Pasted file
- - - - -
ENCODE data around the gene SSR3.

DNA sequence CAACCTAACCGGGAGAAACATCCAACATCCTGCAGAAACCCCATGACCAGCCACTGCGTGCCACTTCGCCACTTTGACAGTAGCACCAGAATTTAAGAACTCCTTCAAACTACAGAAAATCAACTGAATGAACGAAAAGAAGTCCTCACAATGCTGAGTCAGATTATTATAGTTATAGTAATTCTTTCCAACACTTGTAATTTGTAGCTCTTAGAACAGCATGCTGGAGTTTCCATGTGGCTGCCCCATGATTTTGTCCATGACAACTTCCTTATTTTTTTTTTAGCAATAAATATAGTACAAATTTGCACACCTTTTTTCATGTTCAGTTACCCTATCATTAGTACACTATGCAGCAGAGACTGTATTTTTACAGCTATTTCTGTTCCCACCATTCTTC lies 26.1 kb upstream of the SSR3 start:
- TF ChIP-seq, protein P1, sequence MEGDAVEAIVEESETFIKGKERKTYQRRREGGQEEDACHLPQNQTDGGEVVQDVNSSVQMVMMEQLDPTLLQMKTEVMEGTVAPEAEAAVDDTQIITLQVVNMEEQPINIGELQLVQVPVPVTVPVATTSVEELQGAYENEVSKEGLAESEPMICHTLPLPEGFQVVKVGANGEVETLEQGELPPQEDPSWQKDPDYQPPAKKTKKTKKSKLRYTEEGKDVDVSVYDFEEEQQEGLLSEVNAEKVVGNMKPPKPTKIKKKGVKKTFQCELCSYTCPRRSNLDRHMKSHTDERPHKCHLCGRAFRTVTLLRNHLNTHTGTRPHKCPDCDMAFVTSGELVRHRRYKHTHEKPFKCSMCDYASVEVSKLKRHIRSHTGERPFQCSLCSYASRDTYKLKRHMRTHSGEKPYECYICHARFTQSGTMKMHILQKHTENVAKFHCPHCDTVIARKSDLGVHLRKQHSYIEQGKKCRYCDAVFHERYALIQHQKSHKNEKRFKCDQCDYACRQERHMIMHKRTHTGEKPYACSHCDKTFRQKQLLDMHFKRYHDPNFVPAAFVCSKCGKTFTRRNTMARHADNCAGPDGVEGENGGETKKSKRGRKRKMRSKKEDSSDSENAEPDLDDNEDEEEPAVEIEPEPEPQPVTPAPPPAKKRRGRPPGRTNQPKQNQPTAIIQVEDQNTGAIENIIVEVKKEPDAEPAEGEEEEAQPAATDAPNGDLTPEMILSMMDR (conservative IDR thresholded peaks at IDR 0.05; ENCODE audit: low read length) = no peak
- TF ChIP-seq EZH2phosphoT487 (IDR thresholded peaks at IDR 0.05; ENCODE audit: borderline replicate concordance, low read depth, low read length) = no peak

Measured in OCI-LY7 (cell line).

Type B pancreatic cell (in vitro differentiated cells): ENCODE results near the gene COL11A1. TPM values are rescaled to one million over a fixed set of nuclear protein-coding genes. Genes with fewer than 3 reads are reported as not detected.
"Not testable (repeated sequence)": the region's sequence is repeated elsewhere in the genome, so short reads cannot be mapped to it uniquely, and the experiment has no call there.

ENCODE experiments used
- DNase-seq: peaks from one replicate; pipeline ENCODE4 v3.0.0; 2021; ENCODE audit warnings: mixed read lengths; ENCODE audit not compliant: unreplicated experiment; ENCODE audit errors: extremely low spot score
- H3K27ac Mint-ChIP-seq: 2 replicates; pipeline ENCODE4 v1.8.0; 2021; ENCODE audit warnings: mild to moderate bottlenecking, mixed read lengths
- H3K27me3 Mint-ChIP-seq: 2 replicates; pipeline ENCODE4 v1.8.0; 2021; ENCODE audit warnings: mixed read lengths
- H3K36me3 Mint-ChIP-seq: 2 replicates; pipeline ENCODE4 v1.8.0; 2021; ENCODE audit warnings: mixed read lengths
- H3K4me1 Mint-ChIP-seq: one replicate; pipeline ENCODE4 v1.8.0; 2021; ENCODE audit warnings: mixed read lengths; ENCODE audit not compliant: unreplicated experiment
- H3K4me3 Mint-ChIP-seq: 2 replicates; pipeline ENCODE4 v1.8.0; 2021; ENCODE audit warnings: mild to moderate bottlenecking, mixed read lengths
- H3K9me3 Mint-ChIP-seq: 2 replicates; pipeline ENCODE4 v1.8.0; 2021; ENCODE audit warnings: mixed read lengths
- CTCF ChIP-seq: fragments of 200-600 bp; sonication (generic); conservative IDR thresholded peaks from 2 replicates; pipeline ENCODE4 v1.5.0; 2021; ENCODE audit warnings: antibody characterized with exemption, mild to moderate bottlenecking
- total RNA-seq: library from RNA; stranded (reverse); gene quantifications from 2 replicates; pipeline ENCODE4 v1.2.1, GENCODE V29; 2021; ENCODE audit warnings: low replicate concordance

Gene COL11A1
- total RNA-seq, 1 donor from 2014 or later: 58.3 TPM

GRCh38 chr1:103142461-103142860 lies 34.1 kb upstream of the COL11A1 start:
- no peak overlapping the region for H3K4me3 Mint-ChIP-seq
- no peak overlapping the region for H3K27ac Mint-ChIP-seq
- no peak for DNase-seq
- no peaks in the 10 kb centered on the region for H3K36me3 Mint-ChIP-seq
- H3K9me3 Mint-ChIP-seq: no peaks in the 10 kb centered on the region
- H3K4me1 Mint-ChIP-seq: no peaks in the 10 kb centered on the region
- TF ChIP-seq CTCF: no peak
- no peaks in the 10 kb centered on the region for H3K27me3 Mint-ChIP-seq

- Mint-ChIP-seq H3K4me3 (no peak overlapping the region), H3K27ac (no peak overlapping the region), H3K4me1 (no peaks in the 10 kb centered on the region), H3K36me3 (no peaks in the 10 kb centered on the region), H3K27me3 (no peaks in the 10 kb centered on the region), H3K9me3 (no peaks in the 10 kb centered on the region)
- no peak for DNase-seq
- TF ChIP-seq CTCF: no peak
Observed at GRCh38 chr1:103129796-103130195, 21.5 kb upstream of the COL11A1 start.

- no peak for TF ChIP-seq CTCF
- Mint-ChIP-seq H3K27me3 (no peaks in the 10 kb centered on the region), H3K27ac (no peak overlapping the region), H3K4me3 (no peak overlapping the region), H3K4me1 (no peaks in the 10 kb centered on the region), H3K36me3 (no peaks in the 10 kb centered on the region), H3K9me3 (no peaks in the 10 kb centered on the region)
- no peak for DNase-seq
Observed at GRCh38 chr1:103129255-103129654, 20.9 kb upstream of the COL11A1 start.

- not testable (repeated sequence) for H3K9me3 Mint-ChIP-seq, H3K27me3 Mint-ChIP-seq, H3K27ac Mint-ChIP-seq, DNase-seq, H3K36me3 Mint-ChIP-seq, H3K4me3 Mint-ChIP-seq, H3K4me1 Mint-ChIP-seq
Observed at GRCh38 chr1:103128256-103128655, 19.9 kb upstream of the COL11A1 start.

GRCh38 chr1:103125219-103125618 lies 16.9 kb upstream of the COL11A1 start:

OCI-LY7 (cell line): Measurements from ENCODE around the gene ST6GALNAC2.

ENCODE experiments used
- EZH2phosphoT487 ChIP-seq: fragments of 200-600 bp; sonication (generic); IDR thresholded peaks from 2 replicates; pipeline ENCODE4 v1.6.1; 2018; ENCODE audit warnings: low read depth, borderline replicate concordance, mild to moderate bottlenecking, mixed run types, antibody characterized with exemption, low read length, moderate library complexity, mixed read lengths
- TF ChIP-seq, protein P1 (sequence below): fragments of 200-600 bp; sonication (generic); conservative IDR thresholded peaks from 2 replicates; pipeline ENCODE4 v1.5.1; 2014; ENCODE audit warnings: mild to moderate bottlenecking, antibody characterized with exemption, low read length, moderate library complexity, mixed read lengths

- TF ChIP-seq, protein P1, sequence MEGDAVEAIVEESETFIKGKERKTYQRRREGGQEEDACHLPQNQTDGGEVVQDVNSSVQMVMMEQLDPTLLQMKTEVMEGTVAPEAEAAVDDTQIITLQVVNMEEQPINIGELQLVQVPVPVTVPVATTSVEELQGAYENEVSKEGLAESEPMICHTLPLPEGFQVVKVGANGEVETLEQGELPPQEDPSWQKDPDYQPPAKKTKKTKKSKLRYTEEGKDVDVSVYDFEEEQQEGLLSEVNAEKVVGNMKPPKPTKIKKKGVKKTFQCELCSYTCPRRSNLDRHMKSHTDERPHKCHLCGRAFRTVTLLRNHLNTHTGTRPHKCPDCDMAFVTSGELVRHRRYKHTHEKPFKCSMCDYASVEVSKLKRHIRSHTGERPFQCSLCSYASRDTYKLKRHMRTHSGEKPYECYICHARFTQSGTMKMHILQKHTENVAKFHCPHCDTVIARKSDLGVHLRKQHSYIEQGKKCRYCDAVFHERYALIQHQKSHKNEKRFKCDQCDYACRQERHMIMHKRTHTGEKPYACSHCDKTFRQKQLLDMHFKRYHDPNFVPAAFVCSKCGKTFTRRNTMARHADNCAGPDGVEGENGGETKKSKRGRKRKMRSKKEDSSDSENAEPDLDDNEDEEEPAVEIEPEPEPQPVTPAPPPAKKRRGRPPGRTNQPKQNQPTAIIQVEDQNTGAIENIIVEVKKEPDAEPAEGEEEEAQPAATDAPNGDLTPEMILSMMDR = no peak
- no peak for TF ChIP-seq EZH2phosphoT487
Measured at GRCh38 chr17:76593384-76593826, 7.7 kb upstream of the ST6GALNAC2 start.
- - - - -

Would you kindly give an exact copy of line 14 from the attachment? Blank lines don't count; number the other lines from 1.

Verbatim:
- H3K4me3 Mint-ChIP-seq: 2 replicates; pipeline ENCODE4 v1.8.0; 2021; ENCODE audit warnings: mild to moderate bottlenecking, mixed read lengths